Purpose: We evaluated the combination of UCN-01 plus cisplatin and sought to determine how the cell cycle effects of each agent affected the combined response. Cisplatin-induced DNA damage results in cell cycle arrest, primarily at the S and G(2) checkpoints, providing the opportunity for DNA damage repair prior to mitosis. Thus, strategies to enhance cisplatin cytotoxicity include attenuation of DNA damage-induced checkpoints. The cyclin-dependent kinase inhibitor 7-hydroxystaurosporine (UCN-01) can potentiate cisplatin activity, likely via abrogation of the S and G(2) checkpoints. UCN-01 has additional effects on cell cycling, including induction of an RB-associated G(1) arrest.
Methods: NSCLC cell lines A549 (wt p53, wt RB), Calu1 ( p53-null, wt RB) and H596 (mt p53, RB-null) were treated with UCN-01 and/or cisplatin with two-drug treatments delivered in alternate sequences. Effects of drug treatment on cell growth, cell cycling, apoptosis and levels and phosphorylation of cell cycle-associated proteins were evaluated. The interaction between the two drugs was assessed using median effect analysis.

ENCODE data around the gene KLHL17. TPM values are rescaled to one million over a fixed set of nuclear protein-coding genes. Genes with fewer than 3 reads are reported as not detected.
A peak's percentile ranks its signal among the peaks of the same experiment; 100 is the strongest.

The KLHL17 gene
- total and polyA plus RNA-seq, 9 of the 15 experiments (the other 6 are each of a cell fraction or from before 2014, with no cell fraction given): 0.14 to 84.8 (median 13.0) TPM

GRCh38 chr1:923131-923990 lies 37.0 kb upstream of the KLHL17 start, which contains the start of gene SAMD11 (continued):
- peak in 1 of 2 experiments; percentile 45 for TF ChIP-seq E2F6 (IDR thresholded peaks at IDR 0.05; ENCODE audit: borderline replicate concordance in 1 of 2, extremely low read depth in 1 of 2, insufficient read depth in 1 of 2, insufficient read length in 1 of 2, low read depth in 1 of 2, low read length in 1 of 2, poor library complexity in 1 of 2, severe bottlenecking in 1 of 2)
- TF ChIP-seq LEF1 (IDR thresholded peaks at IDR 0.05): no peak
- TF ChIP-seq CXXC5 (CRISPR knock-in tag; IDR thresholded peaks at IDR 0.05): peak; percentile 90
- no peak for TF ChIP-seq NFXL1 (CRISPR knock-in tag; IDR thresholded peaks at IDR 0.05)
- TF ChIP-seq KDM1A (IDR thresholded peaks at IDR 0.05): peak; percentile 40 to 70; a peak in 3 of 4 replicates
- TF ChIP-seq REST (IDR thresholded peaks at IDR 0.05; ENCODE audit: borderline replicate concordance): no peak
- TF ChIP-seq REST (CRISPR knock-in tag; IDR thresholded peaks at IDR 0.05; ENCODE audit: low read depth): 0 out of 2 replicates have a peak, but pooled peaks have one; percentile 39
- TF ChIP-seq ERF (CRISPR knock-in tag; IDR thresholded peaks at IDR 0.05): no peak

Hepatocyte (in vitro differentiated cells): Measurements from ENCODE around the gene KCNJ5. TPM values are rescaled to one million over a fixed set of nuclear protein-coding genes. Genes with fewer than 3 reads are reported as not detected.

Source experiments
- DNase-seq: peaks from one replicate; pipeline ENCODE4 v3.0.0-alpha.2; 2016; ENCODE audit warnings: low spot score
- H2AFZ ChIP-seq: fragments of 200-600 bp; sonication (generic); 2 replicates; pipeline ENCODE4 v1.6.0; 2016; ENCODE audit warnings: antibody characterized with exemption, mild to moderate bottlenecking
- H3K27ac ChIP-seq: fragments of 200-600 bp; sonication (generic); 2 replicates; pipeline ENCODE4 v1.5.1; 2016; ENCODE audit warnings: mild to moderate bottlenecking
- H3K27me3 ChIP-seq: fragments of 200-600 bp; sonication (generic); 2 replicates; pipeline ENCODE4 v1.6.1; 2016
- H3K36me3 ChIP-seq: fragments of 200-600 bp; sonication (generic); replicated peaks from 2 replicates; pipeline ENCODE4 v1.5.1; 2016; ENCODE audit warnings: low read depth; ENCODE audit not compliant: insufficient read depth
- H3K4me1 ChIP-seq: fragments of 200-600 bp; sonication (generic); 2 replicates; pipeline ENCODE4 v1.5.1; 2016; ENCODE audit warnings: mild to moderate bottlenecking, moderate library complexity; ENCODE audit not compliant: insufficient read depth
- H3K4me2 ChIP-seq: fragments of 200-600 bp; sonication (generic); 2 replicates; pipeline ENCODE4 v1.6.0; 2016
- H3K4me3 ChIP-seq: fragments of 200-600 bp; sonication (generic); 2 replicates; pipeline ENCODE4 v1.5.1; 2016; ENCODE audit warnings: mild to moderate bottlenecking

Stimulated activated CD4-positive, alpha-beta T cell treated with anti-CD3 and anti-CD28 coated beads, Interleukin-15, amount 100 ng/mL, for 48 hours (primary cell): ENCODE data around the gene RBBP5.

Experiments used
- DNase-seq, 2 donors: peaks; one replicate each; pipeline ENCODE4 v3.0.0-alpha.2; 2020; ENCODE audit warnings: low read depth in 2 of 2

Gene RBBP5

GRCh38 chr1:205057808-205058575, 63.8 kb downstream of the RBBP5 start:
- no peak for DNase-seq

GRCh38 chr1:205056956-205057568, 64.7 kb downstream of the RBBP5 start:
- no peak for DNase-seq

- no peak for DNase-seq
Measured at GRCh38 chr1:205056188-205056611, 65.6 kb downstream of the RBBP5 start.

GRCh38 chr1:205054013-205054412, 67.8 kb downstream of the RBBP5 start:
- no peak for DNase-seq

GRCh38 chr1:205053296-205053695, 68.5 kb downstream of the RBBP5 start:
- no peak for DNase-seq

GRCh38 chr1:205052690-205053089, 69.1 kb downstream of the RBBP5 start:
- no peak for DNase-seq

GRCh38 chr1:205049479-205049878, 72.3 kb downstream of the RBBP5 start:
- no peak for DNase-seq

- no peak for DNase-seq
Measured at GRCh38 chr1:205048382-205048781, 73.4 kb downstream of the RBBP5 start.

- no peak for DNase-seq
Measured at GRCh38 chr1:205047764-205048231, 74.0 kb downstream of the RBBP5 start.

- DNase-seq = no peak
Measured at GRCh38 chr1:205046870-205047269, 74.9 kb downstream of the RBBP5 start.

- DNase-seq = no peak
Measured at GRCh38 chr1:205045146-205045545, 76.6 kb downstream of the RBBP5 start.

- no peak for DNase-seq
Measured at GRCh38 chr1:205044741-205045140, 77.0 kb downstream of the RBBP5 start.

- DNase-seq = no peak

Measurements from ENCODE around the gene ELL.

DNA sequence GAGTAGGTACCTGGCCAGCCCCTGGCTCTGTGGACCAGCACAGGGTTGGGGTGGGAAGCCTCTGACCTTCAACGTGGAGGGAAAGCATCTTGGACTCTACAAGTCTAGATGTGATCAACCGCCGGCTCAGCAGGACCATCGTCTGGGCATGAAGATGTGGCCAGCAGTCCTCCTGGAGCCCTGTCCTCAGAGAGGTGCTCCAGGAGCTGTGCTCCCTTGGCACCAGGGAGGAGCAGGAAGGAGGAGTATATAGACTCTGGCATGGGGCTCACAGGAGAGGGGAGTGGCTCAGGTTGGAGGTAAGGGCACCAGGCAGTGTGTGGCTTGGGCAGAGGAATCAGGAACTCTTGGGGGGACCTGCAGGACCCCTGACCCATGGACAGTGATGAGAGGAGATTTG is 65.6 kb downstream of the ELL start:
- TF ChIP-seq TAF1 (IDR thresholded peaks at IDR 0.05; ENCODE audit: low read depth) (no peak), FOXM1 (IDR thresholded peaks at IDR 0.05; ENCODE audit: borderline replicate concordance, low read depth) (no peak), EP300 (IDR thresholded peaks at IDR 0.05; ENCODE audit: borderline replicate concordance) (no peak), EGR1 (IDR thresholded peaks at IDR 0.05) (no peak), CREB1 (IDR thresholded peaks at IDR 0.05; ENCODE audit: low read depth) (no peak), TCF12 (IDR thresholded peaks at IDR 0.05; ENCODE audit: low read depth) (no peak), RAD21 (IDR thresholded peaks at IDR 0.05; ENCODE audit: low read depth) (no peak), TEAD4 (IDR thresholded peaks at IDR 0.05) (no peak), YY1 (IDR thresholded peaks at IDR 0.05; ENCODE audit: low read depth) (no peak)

Results: When UCN-01 preceded cisplatin, growth inhibition was additive or less than additive, as assessed by median effect analysis. In contrast, when NSCLC cells were treated with cisplatin followed by UCN-01, the combination was synergistic. In this treatment sequence, a decrease in the proportion of cells at the G(2) checkpoint was confirmed by reduced expression of cyclins A and B and activation of Cdk1. Abrogation of the G(2) DNA damage checkpoint and apoptosis were prevalent only in cell populations treated with cisplatin followed by UCN-01 and was markedly enhanced in the cell lines with disrupted p53.
Conclusions: These studies indicate that timing of drug administration strongly influences response to cisplatin plus UCN-01 in NSCLC cells, and this is related to the cell cycle-modulatory effects of these agents. Furthermore, this sequence combination was more effective in cell lines with dysfunctional p53. These findings support the hypothesis that checkpoint abrogation is the major mechanism of UCN-01-mediated potentiation of cisplatin cytotoxicity.